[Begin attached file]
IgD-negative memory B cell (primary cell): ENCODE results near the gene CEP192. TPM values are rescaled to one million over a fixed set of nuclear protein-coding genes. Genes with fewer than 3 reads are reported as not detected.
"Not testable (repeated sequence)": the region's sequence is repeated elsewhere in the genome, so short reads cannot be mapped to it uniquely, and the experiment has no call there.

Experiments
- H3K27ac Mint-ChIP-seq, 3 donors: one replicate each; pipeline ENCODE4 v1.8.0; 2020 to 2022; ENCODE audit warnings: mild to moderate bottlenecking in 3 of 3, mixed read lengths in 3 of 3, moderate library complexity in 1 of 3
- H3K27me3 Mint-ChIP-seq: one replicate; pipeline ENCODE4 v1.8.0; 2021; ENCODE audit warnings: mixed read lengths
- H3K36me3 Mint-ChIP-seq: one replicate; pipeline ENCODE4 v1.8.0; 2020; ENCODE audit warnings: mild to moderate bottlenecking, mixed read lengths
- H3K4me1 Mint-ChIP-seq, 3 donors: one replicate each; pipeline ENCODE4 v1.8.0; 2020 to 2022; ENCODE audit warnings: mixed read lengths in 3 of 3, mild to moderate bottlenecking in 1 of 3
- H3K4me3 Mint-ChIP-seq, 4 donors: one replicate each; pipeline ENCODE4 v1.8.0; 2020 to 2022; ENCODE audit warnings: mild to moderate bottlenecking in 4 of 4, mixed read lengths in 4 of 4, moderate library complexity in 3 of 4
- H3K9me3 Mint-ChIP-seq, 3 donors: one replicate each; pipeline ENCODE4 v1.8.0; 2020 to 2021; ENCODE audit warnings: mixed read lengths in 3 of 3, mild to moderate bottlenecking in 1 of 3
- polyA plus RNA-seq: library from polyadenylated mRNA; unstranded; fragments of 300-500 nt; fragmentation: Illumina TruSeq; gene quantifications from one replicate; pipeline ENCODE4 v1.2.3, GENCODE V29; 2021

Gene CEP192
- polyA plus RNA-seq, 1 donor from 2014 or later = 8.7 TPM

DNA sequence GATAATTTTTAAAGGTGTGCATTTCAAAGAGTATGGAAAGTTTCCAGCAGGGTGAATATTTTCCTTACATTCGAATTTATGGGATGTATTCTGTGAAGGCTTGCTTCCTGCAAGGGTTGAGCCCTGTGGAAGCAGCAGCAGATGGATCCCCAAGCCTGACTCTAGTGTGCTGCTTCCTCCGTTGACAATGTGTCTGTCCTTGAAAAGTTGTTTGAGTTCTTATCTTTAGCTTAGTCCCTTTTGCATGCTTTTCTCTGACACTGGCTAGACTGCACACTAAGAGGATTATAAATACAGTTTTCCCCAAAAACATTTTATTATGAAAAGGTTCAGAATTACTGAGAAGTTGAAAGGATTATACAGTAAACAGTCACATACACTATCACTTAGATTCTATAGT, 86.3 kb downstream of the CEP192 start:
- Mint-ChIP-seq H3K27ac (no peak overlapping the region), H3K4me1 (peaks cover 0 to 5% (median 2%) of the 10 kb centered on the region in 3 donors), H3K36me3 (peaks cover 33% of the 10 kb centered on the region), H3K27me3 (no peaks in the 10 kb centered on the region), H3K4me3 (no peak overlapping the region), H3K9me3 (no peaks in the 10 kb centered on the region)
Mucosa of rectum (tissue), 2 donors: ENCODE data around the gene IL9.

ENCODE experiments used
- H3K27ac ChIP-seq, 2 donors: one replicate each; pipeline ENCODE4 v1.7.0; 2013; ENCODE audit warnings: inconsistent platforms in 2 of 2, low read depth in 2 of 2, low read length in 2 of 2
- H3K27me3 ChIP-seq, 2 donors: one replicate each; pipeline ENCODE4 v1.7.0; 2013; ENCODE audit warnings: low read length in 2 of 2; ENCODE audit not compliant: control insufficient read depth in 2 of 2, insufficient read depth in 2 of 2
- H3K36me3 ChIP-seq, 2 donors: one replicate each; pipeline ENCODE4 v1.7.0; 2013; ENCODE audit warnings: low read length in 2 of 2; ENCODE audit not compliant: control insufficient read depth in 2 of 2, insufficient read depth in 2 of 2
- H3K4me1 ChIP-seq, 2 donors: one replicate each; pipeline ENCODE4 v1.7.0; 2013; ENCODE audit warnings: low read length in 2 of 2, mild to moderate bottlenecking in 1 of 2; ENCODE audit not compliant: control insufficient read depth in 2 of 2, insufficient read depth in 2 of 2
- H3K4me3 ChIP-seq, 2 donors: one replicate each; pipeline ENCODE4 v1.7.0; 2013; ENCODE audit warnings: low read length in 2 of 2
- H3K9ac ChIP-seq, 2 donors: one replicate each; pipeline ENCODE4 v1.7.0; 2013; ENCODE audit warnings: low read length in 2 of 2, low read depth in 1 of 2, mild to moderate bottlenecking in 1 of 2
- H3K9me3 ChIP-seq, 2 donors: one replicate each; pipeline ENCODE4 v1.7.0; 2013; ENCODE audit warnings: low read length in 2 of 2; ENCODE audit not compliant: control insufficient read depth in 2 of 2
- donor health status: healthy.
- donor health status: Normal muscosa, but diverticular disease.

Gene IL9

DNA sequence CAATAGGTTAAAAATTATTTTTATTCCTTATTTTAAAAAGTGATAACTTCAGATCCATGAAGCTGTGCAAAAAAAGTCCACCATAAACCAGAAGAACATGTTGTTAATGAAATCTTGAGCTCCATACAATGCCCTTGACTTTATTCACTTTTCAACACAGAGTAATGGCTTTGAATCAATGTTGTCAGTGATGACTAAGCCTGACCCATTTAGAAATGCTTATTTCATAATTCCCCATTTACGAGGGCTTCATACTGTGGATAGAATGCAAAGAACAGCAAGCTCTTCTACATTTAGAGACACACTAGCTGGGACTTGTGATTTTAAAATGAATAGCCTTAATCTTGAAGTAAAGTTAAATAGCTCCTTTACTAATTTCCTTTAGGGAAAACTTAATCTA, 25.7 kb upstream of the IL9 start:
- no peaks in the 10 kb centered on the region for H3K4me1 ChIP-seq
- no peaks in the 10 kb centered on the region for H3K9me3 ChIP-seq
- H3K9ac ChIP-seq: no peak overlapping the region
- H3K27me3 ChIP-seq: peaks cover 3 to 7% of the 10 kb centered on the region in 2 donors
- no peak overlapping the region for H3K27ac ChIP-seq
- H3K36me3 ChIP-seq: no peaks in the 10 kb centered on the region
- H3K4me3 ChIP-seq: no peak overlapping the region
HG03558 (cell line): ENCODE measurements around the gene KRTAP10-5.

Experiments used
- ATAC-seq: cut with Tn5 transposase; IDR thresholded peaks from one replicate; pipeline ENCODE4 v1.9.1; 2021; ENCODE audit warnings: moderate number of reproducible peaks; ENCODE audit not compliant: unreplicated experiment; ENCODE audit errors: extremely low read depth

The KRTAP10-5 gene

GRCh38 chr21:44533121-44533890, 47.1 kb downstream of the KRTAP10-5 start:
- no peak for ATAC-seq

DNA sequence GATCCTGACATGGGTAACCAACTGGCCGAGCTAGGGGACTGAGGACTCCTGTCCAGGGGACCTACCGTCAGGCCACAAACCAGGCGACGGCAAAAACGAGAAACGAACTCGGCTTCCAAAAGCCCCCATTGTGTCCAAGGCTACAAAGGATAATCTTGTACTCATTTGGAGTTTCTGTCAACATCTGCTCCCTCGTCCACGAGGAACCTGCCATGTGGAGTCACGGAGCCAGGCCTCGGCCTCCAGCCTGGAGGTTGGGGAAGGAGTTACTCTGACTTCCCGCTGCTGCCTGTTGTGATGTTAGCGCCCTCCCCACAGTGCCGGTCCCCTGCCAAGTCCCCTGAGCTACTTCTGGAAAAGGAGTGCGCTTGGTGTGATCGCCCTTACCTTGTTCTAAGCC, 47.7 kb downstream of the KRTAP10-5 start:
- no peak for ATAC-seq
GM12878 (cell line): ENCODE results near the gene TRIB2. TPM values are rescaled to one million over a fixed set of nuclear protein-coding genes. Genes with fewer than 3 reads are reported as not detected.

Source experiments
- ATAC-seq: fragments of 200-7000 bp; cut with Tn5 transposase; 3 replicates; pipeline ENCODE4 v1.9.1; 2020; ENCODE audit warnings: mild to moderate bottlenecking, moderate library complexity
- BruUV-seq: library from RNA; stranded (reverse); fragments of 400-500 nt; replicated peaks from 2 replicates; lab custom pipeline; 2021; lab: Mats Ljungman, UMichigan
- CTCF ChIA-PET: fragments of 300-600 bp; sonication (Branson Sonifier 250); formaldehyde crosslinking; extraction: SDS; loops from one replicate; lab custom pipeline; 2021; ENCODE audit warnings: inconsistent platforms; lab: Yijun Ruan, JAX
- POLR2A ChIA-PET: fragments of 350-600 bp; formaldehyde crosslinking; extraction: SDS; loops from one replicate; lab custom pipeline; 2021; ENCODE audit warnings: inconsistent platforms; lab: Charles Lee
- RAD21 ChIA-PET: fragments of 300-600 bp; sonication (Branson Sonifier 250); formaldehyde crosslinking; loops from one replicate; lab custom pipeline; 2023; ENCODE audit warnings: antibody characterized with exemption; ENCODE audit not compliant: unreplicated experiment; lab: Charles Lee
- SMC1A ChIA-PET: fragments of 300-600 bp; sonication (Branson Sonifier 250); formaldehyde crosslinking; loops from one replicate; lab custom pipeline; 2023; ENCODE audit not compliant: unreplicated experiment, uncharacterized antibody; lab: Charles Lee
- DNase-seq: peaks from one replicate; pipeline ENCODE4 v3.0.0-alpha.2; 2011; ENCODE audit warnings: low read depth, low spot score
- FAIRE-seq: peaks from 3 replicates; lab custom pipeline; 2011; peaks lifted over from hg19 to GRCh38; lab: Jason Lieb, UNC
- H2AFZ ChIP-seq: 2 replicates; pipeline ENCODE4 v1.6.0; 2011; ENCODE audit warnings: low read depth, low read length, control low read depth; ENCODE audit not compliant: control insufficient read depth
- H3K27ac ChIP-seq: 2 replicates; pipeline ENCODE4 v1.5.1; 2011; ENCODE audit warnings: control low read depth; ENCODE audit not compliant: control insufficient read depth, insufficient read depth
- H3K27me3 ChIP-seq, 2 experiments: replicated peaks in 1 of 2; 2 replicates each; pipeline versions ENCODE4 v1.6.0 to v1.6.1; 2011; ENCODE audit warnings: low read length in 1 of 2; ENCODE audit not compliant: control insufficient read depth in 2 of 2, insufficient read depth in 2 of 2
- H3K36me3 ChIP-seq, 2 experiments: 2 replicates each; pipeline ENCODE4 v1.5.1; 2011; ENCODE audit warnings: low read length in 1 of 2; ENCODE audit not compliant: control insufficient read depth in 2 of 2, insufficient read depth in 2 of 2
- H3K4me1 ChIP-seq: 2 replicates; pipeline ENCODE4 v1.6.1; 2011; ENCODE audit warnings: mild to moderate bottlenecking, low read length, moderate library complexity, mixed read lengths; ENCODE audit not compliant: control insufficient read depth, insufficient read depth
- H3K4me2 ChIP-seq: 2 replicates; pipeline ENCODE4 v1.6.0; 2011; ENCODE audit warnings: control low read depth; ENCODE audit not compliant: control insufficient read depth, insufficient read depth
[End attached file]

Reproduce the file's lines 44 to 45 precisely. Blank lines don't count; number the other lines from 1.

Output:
Source experiments
- ATAC-seq: fragments of 200-7000 bp; cut with Tn5 transposase; 3 replicates; pipeline ENCODE4 v1.9.1; 2020; ENCODE audit warnings: mild to moderate bottlenecking, moderate library complexity